Friday, 22 May 2015

A MIXED BAG

WEDNESDAY:  despite the dubious weather I headed over to Moulton Quarry. Confirmation that the Jackdaws had evicted the Kestrel from it's tree cavity and one of the Little Owl's had also been evicted. I haven't been able to locate the exact new nesting site of the Kestrel as it's on private land. But both birds keep going to the same small spinney, interestingly right near one of the three Buzzard nests.
Now some self appointed 'experts' keep eluding that Buzzards are to blame for the decline in Kestrel numbers. I had two fledged juvenile Kestrels from this site, I also have three breeding pairs of Buzzards (6 in total) and a pair of Sparrowhawks, you may remember my post from last year at this site of the adult Sparrowhawk teaching a youngster to hunt by using the Kestrel as a target....the Kestrel got away. So going from what I've seen if we're to apportion blame to a birds decline we should look at corvids first, but I don't like doing that EVERYTHING plays it's part in the nature's grand scheme sadly nature didn't take into account the "(in)human effect". It wasn't a great visit thanks to the weather but the Sandmartins are doing OK with a lot of nesting activity.

Anyone who enjoys nature will often cynically laugh at some farmers attempts at set asides, but I walk past this one a lot, it's HUGE. My camera phone doesn't do it justice to be fair, not only does it look spectacular but it's also teaming with buglife and birds.
THURSDAY : the weather was better so headed off to Quarry Walk. The dawn chorus was still deafening especially down at the screen hide. Common stuff like Tits, Finches, Thrushes and then the Warblers too. It is starting to be less in it's intensity but still worth the early start. The Cuckoo was present all day, I still haven't seen nor heard a female though and the Cuckoo's call is beginning to sound more like a horn's player Last Revele...I caught this Reed Bunting acting very strangely.
 It would puff itself up and sit there, not calling, then deflate and few minutes later puff up again, weird but funny. And no it wasn't the wind lol.
 A more traditional look.
Of course Hobbies featured these two are ones I missed out on posting from my previous visit.

The next two from yesterday. The first makes it into the post because of its odd markings on it's tail
 This one...I'm 50/50 on it's a bit soft, light was fading and as I was stood near the power station you can see not only the power cables but the little orange balls that prevents birds flying into them....
And a Common Tern
The last couple of nights the Blue Tit that's nested under a loose (but weather proofed) roof tile above my bedroom have been very noisy. So much so my girlfriend has taken to nesting (I'm in trouble) in the spare room. ALL NIGHT I've heard the scratchy calls of the juveniles. This morning I awoke to silence. I looked into the garden have counted 6 juvenile Blue Tits, 1 juvenile Blackbird, 3 juvenile Robins but one got predated by the Sparrowhawk. I also watched the Great Tit nest box as the adult bird tempted out the youngsters just 4 juveniles, but given my garden is only 20ft by 40ft I'm quite happy with that total. I shall in about a week check the nesting spot of the Blue Tits to see if anything had been left behind..a juvenile Great Tit


8 comments:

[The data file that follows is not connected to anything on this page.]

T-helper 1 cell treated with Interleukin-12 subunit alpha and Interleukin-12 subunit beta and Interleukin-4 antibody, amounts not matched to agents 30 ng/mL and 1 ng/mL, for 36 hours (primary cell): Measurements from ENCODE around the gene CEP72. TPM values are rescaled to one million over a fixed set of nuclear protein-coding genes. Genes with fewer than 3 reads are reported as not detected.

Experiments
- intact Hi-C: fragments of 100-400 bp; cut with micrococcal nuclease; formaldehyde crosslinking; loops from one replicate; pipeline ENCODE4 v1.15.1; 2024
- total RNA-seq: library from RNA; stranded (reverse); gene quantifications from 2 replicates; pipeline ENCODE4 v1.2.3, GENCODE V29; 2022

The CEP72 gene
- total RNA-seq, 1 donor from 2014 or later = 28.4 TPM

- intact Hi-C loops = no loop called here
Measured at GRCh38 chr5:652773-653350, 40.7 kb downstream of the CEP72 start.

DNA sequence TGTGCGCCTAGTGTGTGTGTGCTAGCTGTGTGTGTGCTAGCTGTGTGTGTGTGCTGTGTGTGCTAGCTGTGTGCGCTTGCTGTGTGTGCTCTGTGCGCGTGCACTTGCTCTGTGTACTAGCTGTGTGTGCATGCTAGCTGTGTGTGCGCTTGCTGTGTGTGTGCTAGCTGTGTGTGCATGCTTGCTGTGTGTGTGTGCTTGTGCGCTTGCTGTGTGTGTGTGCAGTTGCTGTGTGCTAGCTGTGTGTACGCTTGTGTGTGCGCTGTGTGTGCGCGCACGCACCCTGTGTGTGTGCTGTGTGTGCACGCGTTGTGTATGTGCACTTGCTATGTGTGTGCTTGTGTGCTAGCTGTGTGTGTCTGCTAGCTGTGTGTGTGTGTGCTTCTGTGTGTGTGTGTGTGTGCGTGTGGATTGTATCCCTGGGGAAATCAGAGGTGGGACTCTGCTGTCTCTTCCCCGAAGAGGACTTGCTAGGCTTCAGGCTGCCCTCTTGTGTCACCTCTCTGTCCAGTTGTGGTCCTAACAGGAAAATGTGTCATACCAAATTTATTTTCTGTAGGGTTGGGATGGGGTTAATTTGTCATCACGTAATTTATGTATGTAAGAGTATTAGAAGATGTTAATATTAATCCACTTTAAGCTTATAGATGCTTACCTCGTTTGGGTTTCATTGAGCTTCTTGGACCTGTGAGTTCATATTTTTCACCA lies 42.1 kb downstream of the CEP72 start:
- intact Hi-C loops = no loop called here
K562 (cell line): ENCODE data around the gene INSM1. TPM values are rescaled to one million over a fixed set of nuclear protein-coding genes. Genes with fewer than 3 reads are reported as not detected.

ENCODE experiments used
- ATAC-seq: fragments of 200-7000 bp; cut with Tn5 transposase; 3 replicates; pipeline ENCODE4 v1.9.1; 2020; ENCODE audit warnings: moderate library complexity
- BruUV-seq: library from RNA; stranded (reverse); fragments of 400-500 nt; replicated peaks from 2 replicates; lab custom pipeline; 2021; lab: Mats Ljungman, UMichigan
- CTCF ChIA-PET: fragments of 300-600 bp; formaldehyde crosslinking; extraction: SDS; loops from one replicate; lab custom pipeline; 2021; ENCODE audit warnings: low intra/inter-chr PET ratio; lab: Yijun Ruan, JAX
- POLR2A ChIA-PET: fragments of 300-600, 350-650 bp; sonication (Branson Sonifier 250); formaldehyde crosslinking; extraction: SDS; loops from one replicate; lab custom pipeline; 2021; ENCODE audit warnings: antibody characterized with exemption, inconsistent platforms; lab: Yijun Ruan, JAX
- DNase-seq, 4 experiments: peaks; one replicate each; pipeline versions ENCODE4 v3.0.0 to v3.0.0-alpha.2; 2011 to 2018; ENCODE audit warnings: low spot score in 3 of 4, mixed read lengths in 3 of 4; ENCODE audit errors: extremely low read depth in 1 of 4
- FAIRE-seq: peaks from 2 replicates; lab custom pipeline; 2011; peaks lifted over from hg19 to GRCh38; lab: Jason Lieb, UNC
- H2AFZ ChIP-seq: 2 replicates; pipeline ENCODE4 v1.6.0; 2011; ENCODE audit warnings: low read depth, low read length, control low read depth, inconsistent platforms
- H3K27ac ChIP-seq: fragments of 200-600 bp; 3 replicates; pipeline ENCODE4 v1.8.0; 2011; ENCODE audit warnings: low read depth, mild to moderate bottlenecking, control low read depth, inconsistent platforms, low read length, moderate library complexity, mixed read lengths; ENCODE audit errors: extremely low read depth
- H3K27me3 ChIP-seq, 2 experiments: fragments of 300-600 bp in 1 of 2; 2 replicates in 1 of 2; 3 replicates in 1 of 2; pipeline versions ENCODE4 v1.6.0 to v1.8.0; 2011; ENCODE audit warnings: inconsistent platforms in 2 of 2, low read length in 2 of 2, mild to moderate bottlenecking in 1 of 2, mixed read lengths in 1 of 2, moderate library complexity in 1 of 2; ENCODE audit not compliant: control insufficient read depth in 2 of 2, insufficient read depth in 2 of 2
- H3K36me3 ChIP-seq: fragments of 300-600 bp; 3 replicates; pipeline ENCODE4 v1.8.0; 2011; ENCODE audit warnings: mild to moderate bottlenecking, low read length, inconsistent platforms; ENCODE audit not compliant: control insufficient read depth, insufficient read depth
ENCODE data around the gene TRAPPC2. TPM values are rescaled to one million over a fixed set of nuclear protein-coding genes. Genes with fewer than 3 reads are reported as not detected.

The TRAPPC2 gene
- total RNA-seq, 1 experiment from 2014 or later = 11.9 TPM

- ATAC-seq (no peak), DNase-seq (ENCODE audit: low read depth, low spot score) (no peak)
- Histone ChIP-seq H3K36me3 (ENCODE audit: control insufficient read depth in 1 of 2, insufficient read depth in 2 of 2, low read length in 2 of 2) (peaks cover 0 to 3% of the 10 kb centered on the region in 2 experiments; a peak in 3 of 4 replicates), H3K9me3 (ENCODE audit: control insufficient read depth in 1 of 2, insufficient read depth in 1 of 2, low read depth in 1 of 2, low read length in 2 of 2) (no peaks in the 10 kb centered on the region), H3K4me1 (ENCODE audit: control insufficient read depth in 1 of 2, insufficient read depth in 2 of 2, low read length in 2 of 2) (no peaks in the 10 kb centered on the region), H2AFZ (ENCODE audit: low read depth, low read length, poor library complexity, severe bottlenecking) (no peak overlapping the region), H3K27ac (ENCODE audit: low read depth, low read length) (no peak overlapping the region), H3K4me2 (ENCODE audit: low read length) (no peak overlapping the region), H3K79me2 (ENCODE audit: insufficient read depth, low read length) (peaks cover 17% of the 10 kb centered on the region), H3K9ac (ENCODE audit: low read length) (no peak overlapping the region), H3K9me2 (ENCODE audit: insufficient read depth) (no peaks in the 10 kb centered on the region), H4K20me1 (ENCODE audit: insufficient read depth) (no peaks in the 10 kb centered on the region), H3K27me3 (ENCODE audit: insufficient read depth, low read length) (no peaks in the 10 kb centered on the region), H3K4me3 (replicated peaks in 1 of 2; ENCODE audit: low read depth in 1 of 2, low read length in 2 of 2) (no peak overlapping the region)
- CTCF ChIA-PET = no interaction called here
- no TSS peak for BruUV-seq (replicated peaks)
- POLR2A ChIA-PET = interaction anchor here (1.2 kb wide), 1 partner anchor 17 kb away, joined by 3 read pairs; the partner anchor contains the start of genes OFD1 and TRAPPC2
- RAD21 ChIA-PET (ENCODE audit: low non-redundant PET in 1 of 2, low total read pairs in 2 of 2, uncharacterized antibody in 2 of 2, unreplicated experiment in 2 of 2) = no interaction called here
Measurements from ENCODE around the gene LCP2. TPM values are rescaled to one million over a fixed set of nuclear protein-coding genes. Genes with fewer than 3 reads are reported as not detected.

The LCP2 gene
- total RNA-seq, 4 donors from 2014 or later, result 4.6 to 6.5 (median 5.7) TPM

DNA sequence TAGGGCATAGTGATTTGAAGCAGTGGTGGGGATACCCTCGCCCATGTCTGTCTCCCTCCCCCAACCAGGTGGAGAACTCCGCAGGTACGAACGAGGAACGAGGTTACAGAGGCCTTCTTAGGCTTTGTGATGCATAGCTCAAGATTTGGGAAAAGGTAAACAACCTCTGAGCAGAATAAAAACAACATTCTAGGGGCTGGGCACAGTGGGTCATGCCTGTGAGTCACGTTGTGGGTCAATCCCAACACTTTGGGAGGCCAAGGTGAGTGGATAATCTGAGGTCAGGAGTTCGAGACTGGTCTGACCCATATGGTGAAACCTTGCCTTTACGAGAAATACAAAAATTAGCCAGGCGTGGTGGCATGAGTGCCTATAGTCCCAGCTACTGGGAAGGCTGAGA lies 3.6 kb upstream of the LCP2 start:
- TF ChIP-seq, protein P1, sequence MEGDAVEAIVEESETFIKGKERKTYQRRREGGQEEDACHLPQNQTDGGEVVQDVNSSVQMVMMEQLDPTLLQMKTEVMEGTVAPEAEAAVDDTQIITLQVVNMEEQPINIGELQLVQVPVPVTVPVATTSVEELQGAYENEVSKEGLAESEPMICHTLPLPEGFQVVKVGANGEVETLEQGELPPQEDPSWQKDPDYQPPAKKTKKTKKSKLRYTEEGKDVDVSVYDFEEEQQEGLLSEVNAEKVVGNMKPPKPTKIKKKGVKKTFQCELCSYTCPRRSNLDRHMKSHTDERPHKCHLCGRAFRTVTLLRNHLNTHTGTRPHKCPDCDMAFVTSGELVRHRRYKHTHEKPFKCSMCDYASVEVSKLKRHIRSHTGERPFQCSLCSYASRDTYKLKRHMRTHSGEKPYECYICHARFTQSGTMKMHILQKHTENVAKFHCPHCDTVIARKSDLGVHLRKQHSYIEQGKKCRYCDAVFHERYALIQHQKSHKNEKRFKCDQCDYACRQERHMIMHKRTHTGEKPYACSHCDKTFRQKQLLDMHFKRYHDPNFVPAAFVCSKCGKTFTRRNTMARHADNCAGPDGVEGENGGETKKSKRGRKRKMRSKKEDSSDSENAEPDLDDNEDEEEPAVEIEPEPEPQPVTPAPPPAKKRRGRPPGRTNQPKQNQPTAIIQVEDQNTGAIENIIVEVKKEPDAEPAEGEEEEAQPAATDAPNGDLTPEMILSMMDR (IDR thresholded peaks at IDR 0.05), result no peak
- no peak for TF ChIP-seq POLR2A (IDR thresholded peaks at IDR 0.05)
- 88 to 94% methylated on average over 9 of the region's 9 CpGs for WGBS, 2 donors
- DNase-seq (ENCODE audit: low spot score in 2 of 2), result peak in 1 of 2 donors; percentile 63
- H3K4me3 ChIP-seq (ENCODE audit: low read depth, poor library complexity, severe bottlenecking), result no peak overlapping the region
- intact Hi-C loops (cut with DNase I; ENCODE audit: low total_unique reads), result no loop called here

1. Great pictures. I have never understood why buzzards are blamed for everything from eating songbirds to stealing babies from their prams. The ones I see are Idle carrion and worm feeders.
    The great tit looks a bit grumpy.

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    1. Often that's exactly what I see too Adrian. They will occasionally go for an easy target but often won't bother due to level of energy used in the chase/predation. Sadly we'll hear more in the media on this subject.
      The juveniles do look grumpy :-)

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  2. Another superb set of images Douglas, How you get such good shots of the Martins (and Swallows) I'll never know...I have a job just to get them in the frame!! That first shot of the Hobby is a cracker too.
    Good to see that your creche..er!...garden is doing so well...[;o)

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    1. Thank you Trevor, I honestly struggle to keep the Martins and Swallows in the viewfinder. Early am and late pm they slow down a bit plus get them as they fly into the wind works well. There's some strange noises and behaviour going on in my garden I've got Jimmy the greyhound on garden/cat patrol ;-)

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  3. Great variety in this blog Douglas, observation and understanding routine is so important in understanding what makes birds tick ...... great job.

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    1. Cheers John, funnily out of all the birding I've done the last few days it was watching the fledglings in the garden made me chuckle and just enjoy the entertainment

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  4. Now that is what you call a "set-a-side", almost a meadow in its own right, shame more farmers/landowners don't do the same? Another great selection of images Doug, those Hobby shots have got me drooling!

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    1. Cheers Paul, what the photo of the set aside doesn't illustrate is the bit that dips down a hill, it's huge. I even commented on it to the farmer and actually said thanks

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